He may not get off the hook so easily with Sanchez, 28, who wants 17 percent of his adjusted gross income as child support for 9-month-old Kevin. "It's a lot of lies," says Ice-T, who declines to comment further. But "Ice-T isn't worried about anything," says Sean, a former backup singer for his pal. "Ice is feeling good."
That may be because, as the 44-year-old rap star puts it, "everything I've ever wanted to do in life, I've done it. I wanted to be a rapper—did it. Movies, did it. Be on television, did it. Did it, had it, bought it, wrecked it."
Indeed, even before his turn on the hit SVU, the gangsta rap pioneer had churned out eight albums and appeared in more than 50 films, ranging from 1991's New Jack City to 200 l's 3000 Miles to Graceland. Yet for all his self-promotional jive, "there's an incredibly playful side to him that's quite endearing," says his SVU costar Richard Belzer.
Ice-T takes his current stardom in stride. "It's funny," admits the writer of "Cop Killer," "that now I'm on television playing the police. It's like, 'What the f—-?' But it's cool." It's also just one more anomaly in a life full of contradictions and scarred by tragedy. Born Tracy Marrow in Newark, N.J, the only child of Alice, a home-maker, and Solomon, a conveyor-belt repairman, he recalls, "My mother died of a heart attack when I was in the third grade, and my father got killed when I was in the seventh grade." He says he never learned the cause of his father's death, but, as a result, "I was really hard at a young age." Then 13, he was sent to L.A. to live with his father's sister, a social worker. "My aunt was not a good lady. She was like, 'I'm taking care of you 'cause I got to,' " he says. "I left there when I was 17 and haven't dealt with a relative since."
By then he had a pregnant girlfriend, a 10th grader at L.A.'s Crenshaw High School, where Ice-T had graduated a half semester early in 1976. To support his new family, he trained to be an auto mechanic. "But I was only making $250 a month," he says, so he left L.A. to serve in the Army for four years, which kept him apart from his daughter, LeTesha, now 25, whom he sees occasionally. He returned home to a life of crime. "I had my hands in everything," he says. "I pimped. I robbed drug dealers." He also made music. While most of his friends "went to jail or got killed," he says, rap "saved my life."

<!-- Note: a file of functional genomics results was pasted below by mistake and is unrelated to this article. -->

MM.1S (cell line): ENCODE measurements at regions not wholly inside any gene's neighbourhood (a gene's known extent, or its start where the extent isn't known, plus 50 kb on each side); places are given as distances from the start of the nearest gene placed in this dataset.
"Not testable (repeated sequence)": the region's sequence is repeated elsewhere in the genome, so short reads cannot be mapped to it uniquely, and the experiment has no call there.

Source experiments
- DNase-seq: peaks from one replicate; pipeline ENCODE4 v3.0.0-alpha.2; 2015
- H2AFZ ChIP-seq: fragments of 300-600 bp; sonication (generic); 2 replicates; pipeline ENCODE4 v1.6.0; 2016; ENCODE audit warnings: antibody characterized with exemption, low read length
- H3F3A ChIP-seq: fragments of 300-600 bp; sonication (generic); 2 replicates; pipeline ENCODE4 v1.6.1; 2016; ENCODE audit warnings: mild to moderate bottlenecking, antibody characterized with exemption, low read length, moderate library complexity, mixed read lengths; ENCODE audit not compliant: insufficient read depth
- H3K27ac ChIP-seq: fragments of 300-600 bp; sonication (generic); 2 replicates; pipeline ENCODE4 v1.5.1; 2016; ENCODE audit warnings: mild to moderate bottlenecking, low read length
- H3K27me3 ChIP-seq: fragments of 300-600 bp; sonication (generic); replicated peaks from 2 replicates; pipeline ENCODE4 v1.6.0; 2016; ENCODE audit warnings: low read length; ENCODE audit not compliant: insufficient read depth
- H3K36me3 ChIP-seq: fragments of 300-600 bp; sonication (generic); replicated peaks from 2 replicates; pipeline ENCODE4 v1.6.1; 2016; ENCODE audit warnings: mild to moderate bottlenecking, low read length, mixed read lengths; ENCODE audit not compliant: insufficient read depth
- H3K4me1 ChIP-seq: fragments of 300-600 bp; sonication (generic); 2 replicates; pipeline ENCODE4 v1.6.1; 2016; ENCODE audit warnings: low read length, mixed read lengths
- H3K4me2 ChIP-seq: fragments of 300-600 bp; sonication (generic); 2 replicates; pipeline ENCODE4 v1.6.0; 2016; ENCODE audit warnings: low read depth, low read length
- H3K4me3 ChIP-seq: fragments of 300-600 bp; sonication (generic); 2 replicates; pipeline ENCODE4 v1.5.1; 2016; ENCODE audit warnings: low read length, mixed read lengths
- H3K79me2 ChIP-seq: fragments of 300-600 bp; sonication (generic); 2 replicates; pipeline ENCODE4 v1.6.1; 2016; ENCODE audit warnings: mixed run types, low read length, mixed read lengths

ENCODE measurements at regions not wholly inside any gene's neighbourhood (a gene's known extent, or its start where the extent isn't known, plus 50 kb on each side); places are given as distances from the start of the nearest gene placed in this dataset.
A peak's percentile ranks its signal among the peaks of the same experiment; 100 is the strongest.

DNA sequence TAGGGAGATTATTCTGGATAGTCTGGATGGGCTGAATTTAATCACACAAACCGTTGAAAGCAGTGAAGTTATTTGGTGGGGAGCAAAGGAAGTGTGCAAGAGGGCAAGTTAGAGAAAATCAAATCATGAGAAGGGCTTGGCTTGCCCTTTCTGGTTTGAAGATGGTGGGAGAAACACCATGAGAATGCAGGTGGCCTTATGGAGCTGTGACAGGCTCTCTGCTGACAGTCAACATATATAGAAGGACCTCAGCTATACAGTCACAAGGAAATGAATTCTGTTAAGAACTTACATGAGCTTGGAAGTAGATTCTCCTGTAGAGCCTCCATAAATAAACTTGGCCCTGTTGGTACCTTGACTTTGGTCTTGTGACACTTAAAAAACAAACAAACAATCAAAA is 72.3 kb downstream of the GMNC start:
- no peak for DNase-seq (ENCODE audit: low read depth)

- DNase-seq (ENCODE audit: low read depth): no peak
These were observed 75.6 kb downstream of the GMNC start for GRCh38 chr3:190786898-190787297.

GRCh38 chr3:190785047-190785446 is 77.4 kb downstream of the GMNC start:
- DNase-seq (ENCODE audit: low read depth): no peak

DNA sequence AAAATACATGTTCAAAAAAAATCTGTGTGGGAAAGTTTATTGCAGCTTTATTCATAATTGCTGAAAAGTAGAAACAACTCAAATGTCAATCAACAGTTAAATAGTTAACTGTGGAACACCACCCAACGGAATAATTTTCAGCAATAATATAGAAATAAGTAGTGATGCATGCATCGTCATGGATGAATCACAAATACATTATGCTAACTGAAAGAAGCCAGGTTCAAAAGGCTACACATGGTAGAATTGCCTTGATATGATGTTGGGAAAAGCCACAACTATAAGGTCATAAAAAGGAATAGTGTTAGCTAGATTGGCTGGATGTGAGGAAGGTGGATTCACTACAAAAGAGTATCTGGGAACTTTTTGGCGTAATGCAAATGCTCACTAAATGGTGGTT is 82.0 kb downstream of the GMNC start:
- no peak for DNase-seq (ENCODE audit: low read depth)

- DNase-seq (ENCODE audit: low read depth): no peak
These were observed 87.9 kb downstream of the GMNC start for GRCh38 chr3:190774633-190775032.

Performing in L.A. clubs in the early '80s, Ice-T (whose stage name was inspired by his idol, black author Robert Maupin Beck, a.k.a. Iceberg Slim) released his first major-label album, Rhyme Pays, in 1987; it went gold. A year earlier he'd begun dating Darlene Ortiz, and in 1991 he had a son with her, Ice Tracy, now 10. Though the couple split up in 2000 ("Sometimes people just drift apart"), they remain friends. Ortiz and their son live in Ice-T's $2.5 million contemporary home in L.A. "Everything's cool there," he says.
Things got uncomfortably hot, however, with the 1992 controversy over "Cop Killer." Ice-T's label, Sire, cut the song from subsequent album pressings, and the rapper and the company parted ways in 1993. Undaunted, Ice-T released his next album, Home Invasion, on his own label in 1994. A year later he scored his first TV gig, as a drug kingpin on FOX's New York Undercover, whose executive producer (Law & Order franchise chief Dick Wolf) tapped him to play a sex-crimes cop on SVU in 2000. "He's grown enormously as an actor," says Wolf, "and he's the coolest person I've ever met." Ice-T says, with a laugh, "People ask me, 'How did you learn to act?' and I say, 'Standing in front of a judge.' All acting is lying."
But acting isn't everything. "I've got my music I'm doing," says Ice-T, whose new group is called Sex Money & Gunz, and in September he begins hosting a new TLC series called Beyond Tough. "I interview people with extreme jobs—tunnel workers, window cleaners on the Sears tower," he says. "I play a tough guy on TV, but these people do it for real." He also has a new girlfriend, swimsuit model Nicole "Coco" Austin. Marriage? Maybe someday, he says. But mortality weighs more heavily on Ice-T's mind. "I just don't feel like I'm gonna be around long," he says. "I've been feeling like this for the past 25 years. I have more friends that are dead than are alive."
His friends on SVU say they have taken the measure of the real Ice-T. "He's known as such a bad boy," says costar Mariska Hargitay, "but the truth is, he's one of the gentlest spirits I've ever met." She adds, "Maybe that darkness is what got him to where he is now." As for his pals in prison, "They call me up from the joint: To, you cool, that was a good show, you guys busted that perp!' " he says with a shake of his head. "Now they're in jail, they got life, they're watching me play the cop, and they like it."
Michael A. Lipton
Mark Dagostino in New York City